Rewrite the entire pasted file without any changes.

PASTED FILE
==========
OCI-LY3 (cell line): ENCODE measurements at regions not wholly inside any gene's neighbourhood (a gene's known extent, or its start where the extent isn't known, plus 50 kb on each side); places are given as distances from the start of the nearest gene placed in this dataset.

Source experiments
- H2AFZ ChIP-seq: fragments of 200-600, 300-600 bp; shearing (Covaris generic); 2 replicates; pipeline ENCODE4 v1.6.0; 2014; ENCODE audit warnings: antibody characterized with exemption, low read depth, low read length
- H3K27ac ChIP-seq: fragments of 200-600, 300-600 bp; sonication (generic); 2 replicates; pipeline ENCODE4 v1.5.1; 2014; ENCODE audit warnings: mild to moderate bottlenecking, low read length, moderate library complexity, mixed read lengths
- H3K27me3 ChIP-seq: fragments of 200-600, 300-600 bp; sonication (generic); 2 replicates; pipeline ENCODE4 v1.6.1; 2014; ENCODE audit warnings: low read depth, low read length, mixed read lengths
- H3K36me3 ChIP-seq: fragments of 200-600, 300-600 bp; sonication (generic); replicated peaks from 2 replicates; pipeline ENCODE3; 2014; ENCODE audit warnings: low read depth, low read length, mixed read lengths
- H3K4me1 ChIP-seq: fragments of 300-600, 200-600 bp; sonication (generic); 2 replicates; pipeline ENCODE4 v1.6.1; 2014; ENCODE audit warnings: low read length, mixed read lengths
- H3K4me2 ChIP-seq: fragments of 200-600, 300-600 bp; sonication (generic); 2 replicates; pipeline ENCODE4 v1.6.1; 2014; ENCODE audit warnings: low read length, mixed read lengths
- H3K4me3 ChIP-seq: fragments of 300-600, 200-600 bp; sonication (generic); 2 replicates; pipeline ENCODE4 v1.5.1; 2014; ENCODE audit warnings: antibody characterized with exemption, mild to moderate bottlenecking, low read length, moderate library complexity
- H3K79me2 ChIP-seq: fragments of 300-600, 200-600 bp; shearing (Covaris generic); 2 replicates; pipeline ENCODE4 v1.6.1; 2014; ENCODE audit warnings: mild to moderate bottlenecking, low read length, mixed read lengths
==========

OCI-LY3 (cell line): ENCODE measurements at regions not wholly inside any gene's neighbourhood (a gene's known extent, or its start where the extent isn't known, plus 50 kb on each side); places are given as distances from the start of the nearest gene placed in this dataset.

Source experiments
- H2AFZ ChIP-seq: fragments of 200-600, 300-600 bp; shearing (Covaris generic); 2 replicates; pipeline ENCODE4 v1.6.0; 2014; ENCODE audit warnings: antibody characterized with exemption, low read depth, low read length
- H3K27ac ChIP-seq: fragments of 200-600, 300-600 bp; sonication (generic); 2 replicates; pipeline ENCODE4 v1.5.1; 2014; ENCODE audit warnings: mild to moderate bottlenecking, low read length, moderate library complexity, mixed read lengths
- H3K27me3 ChIP-seq: fragments of 200-600, 300-600 bp; sonication (generic); 2 replicates; pipeline ENCODE4 v1.6.1; 2014; ENCODE audit warnings: low read depth, low read length, mixed read lengths
- H3K36me3 ChIP-seq: fragments of 200-600, 300-600 bp; sonication (generic); replicated peaks from 2 replicates; pipeline ENCODE3; 2014; ENCODE audit warnings: low read depth, low read length, mixed read lengths
- H3K4me1 ChIP-seq: fragments of 300-600, 200-600 bp; sonication (generic); 2 replicates; pipeline ENCODE4 v1.6.1; 2014; ENCODE audit warnings: low read length, mixed read lengths
- H3K4me2 ChIP-seq: fragments of 200-600, 300-600 bp; sonication (generic); 2 replicates; pipeline ENCODE4 v1.6.1; 2014; ENCODE audit warnings: low read length, mixed read lengths
- H3K4me3 ChIP-seq: fragments of 300-600, 200-600 bp; sonication (generic); 2 replicates; pipeline ENCODE4 v1.5.1; 2014; ENCODE audit warnings: antibody characterized with exemption, mild to moderate bottlenecking, low read length, moderate library complexity
- H3K79me2 ChIP-seq: fragments of 300-600, 200-600 bp; shearing (Covaris generic); 2 replicates; pipeline ENCODE4 v1.6.1; 2014; ENCODE audit warnings: mild to moderate bottlenecking, low read length, mixed read lengths